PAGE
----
Premature births have dropped in this country, but are still too high
Nearly 16,000 premature births in this country are linked to air pollution, and they come at a hefty price tag of $4.33 billion a year.
That total includes $760 million spent on lengthy hospital stays and long-term use of medications and $3.57 billion in lost economic productivity due to physical and mental disabilities associated with preterm birth.
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The new analysis, published online in Environmental Health Perspectives, is the first to examine the costs of premature births due to air pollution in the United States. Air pollution increases toxic chemicals in the blood, causing immune system stress, which can weaken the placenta surrounding the fetus and lead to preterm birth.
“Air pollution comes with a tremendous cost, not only in terms of human life, but also in terms of the associated economic burden to society,” said lead study investigator Leonardo Trasande, professor at the New York University Langone Medical Center. “It is also important to note that this burden is preventable, and can be reduced by limiting emissions from automobiles and coal-fired power plants.”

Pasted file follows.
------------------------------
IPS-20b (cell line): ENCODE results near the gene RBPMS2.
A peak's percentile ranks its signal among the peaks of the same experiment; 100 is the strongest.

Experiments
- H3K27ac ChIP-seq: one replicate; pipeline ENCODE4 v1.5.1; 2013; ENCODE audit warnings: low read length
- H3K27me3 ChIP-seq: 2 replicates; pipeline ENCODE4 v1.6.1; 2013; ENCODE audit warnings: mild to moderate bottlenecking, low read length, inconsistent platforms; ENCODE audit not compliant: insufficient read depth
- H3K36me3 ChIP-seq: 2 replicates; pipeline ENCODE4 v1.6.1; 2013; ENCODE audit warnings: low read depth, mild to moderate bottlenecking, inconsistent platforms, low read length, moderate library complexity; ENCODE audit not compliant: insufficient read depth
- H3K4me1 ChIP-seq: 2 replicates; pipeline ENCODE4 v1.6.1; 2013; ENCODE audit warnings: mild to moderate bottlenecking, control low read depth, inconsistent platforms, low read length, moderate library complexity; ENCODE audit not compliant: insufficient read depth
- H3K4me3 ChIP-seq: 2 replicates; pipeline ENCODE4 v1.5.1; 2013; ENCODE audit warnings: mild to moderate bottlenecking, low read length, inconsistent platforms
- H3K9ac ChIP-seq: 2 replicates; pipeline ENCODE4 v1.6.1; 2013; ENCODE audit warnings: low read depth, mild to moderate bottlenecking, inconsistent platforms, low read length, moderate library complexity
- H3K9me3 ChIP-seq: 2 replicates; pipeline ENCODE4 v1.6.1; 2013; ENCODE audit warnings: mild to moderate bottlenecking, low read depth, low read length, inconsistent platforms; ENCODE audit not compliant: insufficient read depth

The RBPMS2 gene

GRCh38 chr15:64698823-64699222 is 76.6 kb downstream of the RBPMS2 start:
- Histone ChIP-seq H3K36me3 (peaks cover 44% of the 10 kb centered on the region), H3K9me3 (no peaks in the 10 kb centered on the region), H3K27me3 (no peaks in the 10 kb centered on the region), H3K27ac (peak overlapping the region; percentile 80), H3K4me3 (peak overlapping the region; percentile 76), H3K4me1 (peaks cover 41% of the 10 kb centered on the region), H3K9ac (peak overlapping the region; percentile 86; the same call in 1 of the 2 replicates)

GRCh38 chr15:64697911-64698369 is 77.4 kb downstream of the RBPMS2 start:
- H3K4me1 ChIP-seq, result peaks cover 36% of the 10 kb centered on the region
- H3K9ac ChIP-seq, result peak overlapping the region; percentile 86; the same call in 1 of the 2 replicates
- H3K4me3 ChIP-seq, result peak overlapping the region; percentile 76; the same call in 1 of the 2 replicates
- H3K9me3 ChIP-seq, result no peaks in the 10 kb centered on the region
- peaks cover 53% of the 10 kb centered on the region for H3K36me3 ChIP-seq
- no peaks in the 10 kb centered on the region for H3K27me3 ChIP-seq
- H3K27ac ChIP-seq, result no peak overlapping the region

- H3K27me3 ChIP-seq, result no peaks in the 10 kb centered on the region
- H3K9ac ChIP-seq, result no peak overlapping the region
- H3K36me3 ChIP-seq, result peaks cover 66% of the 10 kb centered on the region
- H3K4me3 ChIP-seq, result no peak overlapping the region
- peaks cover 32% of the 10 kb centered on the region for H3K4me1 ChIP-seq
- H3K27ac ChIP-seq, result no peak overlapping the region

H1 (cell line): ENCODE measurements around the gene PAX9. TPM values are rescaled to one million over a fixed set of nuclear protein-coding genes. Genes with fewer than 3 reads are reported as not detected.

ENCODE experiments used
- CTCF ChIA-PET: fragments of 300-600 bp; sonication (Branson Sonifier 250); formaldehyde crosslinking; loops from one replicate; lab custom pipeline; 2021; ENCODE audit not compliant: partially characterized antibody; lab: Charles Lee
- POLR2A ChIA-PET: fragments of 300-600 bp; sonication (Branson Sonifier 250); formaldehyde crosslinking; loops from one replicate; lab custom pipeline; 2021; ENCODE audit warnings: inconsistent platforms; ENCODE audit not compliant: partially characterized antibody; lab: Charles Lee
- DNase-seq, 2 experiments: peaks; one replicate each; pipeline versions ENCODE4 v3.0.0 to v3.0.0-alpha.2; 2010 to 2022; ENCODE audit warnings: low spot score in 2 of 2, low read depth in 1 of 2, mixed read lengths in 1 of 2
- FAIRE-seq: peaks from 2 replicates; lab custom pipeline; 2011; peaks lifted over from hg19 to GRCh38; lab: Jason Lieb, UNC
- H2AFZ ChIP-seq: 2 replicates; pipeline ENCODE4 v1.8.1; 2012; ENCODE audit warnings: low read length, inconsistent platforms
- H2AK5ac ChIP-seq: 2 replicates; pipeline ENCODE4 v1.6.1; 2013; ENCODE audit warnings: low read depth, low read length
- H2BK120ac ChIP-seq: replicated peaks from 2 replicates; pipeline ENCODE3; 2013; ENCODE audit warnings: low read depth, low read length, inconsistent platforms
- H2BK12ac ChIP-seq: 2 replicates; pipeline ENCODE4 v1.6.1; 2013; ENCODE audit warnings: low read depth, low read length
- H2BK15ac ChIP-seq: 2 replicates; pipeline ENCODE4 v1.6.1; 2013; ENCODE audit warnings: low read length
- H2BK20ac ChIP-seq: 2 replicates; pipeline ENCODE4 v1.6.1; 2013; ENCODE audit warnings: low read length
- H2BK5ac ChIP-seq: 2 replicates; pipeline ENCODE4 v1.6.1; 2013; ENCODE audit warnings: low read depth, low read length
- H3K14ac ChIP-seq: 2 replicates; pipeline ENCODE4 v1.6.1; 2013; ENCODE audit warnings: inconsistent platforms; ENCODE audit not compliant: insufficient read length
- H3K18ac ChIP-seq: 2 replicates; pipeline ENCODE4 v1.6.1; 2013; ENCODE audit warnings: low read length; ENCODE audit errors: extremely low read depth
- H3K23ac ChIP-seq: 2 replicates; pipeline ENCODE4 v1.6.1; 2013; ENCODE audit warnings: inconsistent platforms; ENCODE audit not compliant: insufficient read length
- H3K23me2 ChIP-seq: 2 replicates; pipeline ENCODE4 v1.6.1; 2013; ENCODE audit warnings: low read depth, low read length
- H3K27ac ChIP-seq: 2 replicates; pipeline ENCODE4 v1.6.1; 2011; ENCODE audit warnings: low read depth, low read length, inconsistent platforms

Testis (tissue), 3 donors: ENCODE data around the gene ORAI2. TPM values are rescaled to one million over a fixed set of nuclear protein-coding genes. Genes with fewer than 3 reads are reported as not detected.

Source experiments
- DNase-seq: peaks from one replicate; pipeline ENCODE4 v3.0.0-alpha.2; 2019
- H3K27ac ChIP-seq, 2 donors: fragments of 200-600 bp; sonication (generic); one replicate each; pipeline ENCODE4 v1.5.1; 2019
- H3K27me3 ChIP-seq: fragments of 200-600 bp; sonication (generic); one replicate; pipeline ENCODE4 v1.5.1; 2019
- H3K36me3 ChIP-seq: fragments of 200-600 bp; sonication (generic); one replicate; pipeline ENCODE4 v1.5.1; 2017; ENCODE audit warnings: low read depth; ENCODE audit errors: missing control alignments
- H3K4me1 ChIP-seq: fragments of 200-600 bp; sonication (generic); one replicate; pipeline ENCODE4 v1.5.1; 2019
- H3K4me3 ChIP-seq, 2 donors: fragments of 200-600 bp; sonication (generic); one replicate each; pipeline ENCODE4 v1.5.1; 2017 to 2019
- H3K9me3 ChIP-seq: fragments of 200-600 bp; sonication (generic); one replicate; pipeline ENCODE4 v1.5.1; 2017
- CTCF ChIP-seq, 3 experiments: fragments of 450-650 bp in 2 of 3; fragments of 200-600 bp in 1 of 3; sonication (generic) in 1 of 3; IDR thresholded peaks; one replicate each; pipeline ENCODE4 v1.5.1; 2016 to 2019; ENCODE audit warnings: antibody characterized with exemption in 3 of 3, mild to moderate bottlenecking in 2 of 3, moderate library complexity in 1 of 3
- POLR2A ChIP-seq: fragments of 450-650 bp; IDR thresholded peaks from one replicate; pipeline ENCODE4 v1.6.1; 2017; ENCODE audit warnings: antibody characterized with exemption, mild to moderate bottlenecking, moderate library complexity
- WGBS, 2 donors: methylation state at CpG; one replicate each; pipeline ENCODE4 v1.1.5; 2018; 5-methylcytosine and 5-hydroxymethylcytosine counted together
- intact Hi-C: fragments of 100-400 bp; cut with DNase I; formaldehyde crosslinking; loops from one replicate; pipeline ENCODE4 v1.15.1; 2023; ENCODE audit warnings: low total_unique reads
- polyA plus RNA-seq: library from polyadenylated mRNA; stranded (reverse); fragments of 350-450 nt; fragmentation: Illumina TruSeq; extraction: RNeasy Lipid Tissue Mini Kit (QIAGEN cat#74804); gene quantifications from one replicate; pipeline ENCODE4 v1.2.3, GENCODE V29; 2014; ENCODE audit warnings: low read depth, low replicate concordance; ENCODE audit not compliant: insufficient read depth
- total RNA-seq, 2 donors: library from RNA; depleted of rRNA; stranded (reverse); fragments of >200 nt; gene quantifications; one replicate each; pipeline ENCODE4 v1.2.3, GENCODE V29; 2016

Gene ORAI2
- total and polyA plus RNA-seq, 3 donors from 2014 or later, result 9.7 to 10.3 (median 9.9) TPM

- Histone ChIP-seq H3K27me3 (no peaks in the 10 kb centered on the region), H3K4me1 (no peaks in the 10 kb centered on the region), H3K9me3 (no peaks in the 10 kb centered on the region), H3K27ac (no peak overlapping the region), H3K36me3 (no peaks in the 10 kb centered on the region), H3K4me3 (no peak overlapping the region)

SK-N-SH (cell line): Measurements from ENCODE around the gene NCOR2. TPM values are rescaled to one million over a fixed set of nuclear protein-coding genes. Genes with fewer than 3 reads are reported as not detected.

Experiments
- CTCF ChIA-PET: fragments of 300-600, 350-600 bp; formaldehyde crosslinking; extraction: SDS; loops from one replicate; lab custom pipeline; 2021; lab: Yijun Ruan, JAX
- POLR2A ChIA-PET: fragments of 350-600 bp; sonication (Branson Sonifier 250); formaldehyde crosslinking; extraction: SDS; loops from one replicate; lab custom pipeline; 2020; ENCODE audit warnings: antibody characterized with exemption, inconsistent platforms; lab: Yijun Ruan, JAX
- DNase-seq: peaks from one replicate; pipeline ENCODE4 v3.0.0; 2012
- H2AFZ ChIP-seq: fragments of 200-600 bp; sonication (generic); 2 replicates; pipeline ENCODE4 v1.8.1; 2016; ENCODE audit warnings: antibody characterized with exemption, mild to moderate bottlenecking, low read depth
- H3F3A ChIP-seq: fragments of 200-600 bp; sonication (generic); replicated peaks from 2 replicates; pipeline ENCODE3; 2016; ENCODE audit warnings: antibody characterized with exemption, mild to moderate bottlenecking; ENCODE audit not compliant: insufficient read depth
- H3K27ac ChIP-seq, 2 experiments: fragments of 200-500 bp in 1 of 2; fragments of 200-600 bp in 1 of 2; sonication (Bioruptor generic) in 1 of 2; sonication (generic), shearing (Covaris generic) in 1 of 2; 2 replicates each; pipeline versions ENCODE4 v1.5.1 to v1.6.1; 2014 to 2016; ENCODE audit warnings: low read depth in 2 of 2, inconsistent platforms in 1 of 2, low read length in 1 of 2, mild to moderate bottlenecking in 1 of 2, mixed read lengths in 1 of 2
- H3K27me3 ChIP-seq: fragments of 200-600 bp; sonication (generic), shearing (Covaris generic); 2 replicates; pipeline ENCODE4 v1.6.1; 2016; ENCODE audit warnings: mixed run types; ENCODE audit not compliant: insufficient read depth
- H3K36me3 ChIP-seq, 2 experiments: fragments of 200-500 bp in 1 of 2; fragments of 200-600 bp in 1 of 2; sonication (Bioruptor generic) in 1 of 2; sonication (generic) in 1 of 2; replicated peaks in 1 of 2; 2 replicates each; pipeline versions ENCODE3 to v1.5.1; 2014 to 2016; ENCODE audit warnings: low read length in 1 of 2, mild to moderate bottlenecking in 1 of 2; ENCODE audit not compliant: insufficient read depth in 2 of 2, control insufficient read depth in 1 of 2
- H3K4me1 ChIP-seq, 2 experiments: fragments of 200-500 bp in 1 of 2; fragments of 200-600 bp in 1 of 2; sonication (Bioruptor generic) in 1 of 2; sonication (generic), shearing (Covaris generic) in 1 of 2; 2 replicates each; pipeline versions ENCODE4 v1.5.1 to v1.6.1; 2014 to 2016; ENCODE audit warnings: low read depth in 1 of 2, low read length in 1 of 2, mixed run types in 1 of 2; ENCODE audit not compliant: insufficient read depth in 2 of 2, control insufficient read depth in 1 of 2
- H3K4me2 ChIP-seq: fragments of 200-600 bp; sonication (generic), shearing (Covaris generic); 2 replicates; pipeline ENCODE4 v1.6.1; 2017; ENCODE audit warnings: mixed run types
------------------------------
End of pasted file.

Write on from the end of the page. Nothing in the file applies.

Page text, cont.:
For the study, researchers analyzed data from the Environmental Protection Agency, the Centers for Disease Control and Prevention and the Institute of Medicine. They calculated average air pollution exposure and the number of premature births per county, and then tabulated estimates of the long-term health implications of premature birth as detailed in more than six previous investigations and computer models that focused on early death, decreased IQ, work absences due to frequent hospitalizations and overall poor health.
The national percentage of premature births in the U.S. has declined from a peak of 12.8 percent in 2006 to 11.4 percent in 2013, its lowest level in nearly two decades, but the number is still well above those of other developed countries. In spite of the drop, African-American women have double the rates of preterm births. And the decline is insufficient to meet the goal of 8.1 percent by 2020 set by the March of Dimes.
[Related: Why African Americans Should Care About Ozone Pollution]
The number of pre-term births linked to air pollution was highest in urban counties, primarily in Southern California and in the Eastern U.S., with peak numbers in the Ohio River Valley.
Further research is needed to look into the role of specific outdoor air pollutants, especially particulate matter, and whether any stages of pregnancy are more susceptible to their negative effects, including increased risk of heart and lung diseases.